• brenda black

    Louisville, conserved water. The water company was not making enough money, so are rates went UP!!!! So now less water means that it cost us more!!!!

    • Scott

      Even more incentive, then, to save water. Brenda, the cost of living goes up all the time. Don’t blame sustainability for it. :)

  • ria

    thank you

  • friend of water

    thank you . it is very useful for to finish my assignment . thank you so much

  • varsha

    thank you . it is very useful for to finish my assignment . thank you

  • Zach Smith

    Thank you for these helpful tips! In addition to these, we should all consider the long-term benefits of using efficient appliances such as front load washing machines. These washers cost a lot of money than top loaders but its benefits in energy and water conservation outweighs the initial cost. You can conserve up to 80% less water if you are using this appliance.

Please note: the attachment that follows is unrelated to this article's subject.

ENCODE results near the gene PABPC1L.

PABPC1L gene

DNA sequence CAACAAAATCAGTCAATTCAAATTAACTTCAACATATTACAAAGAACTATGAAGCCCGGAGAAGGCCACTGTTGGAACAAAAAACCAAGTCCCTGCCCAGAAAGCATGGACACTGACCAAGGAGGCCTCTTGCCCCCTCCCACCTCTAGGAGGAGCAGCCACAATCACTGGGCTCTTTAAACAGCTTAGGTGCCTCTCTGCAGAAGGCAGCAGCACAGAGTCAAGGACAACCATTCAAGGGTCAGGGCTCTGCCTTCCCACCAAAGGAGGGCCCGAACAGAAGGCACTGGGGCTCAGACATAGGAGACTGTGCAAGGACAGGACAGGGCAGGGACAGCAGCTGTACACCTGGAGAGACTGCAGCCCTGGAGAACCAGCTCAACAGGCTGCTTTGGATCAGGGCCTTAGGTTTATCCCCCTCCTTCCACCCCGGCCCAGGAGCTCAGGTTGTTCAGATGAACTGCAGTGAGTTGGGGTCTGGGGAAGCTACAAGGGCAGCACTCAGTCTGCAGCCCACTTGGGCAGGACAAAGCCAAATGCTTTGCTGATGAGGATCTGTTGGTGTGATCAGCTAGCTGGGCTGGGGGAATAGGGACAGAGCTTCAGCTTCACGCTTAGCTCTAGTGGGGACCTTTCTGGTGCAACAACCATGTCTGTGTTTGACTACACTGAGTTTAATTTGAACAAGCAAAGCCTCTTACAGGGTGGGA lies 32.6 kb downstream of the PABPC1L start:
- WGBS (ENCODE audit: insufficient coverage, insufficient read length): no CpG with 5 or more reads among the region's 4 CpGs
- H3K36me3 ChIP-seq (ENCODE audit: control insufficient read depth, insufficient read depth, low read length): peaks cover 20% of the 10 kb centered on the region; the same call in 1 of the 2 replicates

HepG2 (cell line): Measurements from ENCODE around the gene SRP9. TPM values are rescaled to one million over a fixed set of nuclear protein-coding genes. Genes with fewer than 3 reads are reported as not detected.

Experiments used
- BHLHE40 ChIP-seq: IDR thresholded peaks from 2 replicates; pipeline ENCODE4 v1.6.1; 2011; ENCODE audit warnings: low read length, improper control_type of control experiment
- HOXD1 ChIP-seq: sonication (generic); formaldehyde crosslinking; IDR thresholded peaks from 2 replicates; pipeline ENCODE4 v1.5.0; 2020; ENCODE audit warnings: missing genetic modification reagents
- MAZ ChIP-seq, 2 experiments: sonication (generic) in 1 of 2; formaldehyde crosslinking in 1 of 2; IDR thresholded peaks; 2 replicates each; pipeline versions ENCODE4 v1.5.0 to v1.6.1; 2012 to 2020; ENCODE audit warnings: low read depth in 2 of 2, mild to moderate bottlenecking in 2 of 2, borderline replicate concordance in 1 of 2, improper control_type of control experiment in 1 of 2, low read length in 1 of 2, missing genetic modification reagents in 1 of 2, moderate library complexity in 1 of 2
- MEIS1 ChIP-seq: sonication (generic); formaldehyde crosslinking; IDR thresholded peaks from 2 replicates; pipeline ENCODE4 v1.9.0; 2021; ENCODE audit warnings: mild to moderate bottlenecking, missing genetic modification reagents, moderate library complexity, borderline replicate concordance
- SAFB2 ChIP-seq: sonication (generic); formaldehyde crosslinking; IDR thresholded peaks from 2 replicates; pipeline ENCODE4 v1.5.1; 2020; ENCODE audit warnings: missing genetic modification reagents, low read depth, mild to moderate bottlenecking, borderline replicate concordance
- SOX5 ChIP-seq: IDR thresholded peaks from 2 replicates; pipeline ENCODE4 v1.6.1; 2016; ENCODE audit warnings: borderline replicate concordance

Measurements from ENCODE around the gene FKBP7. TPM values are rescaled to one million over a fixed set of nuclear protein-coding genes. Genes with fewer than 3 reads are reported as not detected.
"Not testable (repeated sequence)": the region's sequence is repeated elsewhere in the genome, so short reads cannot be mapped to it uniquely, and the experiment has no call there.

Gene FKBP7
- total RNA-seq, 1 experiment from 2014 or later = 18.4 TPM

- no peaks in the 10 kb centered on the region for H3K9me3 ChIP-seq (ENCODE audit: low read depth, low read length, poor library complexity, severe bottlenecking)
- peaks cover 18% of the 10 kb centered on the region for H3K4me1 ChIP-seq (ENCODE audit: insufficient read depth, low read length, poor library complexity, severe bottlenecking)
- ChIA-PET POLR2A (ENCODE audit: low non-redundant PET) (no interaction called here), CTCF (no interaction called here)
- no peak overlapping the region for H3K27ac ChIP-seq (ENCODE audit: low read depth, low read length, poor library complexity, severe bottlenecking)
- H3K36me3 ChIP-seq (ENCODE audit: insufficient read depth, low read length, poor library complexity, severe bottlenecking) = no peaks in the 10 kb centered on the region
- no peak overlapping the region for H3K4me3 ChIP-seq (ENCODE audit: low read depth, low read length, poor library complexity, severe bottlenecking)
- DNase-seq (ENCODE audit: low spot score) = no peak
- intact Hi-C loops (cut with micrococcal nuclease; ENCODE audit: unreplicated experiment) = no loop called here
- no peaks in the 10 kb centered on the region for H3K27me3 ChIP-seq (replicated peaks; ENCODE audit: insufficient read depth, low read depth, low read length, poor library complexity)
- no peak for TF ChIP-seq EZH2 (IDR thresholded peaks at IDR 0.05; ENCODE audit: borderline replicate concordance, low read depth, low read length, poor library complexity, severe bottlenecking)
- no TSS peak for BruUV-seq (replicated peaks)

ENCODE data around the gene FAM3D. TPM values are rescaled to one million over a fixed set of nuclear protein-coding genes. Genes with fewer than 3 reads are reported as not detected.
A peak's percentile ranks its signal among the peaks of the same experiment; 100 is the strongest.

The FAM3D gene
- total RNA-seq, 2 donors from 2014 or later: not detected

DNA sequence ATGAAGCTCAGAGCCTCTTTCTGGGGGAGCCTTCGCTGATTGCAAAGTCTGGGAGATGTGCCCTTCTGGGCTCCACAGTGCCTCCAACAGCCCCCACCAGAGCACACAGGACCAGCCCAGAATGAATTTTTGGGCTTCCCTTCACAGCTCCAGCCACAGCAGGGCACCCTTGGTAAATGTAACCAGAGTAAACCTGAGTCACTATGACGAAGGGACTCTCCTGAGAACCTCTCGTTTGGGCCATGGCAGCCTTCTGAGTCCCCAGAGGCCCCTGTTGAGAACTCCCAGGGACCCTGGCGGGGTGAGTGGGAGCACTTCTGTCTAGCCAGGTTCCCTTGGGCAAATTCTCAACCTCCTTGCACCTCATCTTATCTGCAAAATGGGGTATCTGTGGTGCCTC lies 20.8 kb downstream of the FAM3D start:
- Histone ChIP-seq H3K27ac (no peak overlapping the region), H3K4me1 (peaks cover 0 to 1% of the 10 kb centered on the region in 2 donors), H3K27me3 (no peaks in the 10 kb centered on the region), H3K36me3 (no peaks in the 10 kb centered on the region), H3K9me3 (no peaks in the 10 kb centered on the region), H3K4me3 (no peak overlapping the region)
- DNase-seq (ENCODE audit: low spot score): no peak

• Anonymous

      Thank you very much to give options for conserving water.I need it for poster making competition.

    • Anonymous

      Front-load washers also have a tendancy to develop mold at a faster rate, since there is less air escaping while it is not running, compared to top-loaders. Top-load HE washers work just find.

  • BeWaterWise Rep

    Great Tips! Today when fresh water levels in many parts of the world have dropped alarmingly, the need to spread awareness on water conservation is important. Posts like these go a long way in educating people about the importance of water conservation. In fact also has a very good section on how to conserve water at home and work –
    Hope this info is useful!

  • Thor

    Its interesting that the article does not recommend a reduction in meat consumption.

  • Andrew

    I collect all the initial cold water from hot water tap. It either waters my plants or tops up my grey water from my washing up bowl which I use to save extra toilet flushes. The problem is that most people I know would think I am mad so I keep my eco saving activities strictly private.

  • Gregor

    you forgot the most important, significant AND EASY way to conserve tons of water… BEING A VEGETARIAN!!